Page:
Thursday, August 21, 2008

Jackson County's Oldest American Settlement

Campbellton - The smoke had barely cleared from the First Seminole War when the first settlers began to make their way back to the rich lands they had explored with Andrew Jackson in 1818. It was a risky proposition at best. The area that would become Jackson County was still Spanish territory at the time and there was the possibility of violent confrontation with Native American warriors still angered over their losses in the war.

It is unclear whether the first settlers actually intended to cross the international border. Moving down through southern Alabama, they crossed into Florida just north of present-day Campbellton and began to clear farms along Spring Creek. The land in the area was rich, with a good water supply, and the border dividing the United States from Spanish Florida was poorly marked.

Although there are some old Florida history books that claim Campbellton was founded during the American Revolution, this is an inaccurate claim. A community of a similar name existed during the 1700s north of Pensacola, but the Jackson County community was not settled until the early 1800s.

Exactly when the first settlers arrived north of Campbellton is not known, but it was sometime in either late 1818 or early 1819. By the time Florida was transferred from Spain to the United States in 1821, several dozen families had staked claims in the area, clearing small farms ranging in size from 15 to around 40 acres.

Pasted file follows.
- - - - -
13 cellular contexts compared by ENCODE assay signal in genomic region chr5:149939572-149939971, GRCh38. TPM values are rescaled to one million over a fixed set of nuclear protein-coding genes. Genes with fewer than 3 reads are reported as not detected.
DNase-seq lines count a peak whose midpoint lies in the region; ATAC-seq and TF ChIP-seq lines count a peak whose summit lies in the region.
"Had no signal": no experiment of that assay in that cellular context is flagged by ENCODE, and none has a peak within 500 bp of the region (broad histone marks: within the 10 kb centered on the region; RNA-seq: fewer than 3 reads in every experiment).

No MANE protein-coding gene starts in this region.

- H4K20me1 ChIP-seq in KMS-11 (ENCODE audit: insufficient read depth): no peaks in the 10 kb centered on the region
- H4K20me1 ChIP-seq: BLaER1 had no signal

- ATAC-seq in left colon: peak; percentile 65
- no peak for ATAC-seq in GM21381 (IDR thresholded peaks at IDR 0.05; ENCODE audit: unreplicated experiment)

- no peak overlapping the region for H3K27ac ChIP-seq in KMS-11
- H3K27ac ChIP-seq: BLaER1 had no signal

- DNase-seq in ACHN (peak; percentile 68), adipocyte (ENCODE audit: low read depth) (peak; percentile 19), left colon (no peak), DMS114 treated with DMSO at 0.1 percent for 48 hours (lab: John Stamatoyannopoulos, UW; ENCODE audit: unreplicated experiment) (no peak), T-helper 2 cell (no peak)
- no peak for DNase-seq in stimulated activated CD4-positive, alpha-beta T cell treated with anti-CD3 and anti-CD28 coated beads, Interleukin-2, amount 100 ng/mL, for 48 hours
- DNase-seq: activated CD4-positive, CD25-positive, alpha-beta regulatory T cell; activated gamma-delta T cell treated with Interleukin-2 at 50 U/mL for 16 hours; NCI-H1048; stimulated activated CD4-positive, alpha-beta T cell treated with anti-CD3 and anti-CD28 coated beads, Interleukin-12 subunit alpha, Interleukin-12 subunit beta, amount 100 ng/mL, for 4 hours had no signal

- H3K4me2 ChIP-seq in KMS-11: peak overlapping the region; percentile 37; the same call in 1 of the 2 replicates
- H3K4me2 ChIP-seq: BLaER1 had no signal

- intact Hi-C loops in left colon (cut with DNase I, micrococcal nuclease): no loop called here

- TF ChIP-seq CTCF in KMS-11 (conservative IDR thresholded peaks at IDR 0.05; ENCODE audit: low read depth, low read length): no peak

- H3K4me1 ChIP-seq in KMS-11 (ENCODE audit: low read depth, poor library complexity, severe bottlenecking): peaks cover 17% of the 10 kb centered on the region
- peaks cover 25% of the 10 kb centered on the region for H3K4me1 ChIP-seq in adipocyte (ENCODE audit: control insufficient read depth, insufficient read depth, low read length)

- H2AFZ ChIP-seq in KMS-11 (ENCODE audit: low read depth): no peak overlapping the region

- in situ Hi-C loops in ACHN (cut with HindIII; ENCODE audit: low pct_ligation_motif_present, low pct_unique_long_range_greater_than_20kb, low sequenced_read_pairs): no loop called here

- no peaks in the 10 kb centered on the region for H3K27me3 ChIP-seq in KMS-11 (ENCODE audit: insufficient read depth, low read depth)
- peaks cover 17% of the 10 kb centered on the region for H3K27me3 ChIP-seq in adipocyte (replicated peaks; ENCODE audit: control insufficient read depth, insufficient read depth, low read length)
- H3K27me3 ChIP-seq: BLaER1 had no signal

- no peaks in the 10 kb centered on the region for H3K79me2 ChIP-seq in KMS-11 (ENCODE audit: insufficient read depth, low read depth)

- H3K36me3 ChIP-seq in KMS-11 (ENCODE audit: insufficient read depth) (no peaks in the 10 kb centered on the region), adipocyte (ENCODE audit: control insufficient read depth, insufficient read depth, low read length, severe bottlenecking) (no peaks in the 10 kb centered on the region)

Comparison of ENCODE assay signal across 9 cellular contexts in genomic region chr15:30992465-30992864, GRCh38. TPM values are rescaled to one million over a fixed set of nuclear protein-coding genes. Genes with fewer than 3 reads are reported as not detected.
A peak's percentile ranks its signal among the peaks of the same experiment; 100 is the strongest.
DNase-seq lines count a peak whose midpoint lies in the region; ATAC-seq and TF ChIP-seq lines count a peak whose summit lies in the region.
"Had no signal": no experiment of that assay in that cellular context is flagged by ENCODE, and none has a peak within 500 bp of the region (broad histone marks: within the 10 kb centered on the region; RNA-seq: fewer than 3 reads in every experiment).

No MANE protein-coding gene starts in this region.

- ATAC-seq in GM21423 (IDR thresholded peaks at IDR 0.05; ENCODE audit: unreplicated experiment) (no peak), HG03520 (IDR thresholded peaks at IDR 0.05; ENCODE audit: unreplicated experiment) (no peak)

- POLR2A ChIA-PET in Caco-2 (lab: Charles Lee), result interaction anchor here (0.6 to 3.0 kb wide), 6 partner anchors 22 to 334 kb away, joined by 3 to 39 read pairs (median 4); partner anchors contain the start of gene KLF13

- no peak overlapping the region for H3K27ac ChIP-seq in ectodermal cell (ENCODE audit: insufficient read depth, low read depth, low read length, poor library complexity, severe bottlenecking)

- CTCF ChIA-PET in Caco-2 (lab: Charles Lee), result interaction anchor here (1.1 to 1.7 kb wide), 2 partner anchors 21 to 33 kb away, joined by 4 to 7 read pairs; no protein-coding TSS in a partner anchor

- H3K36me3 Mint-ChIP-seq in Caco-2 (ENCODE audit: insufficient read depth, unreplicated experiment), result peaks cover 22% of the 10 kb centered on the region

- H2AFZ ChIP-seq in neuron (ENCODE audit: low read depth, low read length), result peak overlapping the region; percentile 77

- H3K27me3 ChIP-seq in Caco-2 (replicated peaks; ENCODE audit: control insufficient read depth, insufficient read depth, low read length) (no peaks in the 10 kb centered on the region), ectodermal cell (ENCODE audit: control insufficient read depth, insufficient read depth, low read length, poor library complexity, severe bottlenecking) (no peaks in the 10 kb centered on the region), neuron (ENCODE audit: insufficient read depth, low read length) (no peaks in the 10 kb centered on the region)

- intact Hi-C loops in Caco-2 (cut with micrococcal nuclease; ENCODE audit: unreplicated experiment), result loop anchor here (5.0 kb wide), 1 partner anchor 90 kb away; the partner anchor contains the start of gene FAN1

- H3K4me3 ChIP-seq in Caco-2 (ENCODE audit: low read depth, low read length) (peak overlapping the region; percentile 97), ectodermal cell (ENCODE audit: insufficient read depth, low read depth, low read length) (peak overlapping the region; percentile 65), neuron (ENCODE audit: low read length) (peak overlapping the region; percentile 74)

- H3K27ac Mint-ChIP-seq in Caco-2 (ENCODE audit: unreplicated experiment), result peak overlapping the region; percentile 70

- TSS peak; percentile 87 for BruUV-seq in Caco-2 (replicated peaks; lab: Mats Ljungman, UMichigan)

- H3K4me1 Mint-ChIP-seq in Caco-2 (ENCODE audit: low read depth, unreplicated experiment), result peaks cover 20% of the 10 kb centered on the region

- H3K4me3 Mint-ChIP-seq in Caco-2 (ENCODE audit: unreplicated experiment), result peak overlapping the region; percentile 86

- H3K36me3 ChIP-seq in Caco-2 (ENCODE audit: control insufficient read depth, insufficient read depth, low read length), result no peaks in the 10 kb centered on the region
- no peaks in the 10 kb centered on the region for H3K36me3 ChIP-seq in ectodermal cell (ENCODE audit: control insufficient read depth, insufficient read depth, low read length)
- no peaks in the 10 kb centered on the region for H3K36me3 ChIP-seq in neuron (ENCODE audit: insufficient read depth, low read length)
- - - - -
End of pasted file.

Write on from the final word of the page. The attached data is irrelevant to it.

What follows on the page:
Many of the names of these original settlers can still be recognized in Jackson County today. They included members of the Williams, Falk, Nelson, Philips, Hamilton, Cadwell, Parrot, Ward, Farmer, Thomas, Hays, Fowler, Hudson, Blount, Brantley, Robert Thompson, Moore, Daniel, Gwinn, Jones, Roach, Moses, Porter, Cook, Smith and Scurlock families. Their farms stretched from Holmes Creek near present-day Graceville and along Spring Creek in a curving arc just north of the present Campbellton site to the west side of Forks of the Creek.

As the settlement grew, it spread south across the site of Campbellton and by the time of the cession of Florida from Spain to the United States, a settlement had begun to grow there. The area was incorporated into Jackson County in 1822 and in 1825 a landmark event in Florida history took place in the little settlement.

On March 12, 1825, seventeen residents of the area gathered in a grove of oak trees to form what was then known as the Bethlehem Baptist Church. Known today as Campbellton Baptist Church, it is the oldest Baptist congregation in the State of Florida.

The original members of the church were John Beasley, Miller Brady, Sarah Brady, Sexton Camp, Ephriam Chambless, James Chason, Lucy Chason, Elizabeth Daniel, Benjamin Hawkins, Clark Jackson, Richard Lonchsten, Martha Parker, Martha Peacock, W. Peacock, Nancy Phillips, Elizabeth Taylor and Sarah Williams. Elizabeth Owens was taken under the “watch care of the church” for unclear reasons and William Brady was appointed as the first clerk of the congregation. James Chason and Clark Jackson were ordained as the first deacons.

The historic church continues to meet today, a living reminder of the first settlement in Jackson County and of the determination of the early settlers that carved homes and built a new county from the wilderness of Northwest Florida.

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